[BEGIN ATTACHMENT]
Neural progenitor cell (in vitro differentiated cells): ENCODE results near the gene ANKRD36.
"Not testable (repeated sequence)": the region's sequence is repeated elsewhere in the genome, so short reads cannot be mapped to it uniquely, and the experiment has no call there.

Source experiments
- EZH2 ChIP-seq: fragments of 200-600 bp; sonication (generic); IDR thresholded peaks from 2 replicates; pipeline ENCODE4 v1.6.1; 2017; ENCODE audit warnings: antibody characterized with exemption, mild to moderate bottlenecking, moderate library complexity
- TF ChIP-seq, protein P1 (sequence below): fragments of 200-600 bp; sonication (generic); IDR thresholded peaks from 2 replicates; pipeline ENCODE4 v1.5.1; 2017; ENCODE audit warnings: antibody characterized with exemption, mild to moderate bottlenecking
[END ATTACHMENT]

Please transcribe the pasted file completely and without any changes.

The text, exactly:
Neural progenitor cell (in vitro differentiated cells): ENCODE results near the gene ANKRD36.
"Not testable (repeated sequence)": the region's sequence is repeated elsewhere in the genome, so short reads cannot be mapped to it uniquely, and the experiment has no call there.

Source experiments
- EZH2 ChIP-seq: fragments of 200-600 bp; sonication (generic); IDR thresholded peaks from 2 replicates; pipeline ENCODE4 v1.6.1; 2017; ENCODE audit warnings: antibody characterized with exemption, mild to moderate bottlenecking, moderate library complexity
- TF ChIP-seq, protein P1 (sequence below): fragments of 200-600 bp; sonication (generic); IDR thresholded peaks from 2 replicates; pipeline ENCODE4 v1.5.1; 2017; ENCODE audit warnings: antibody characterized with exemption, mild to moderate bottlenecking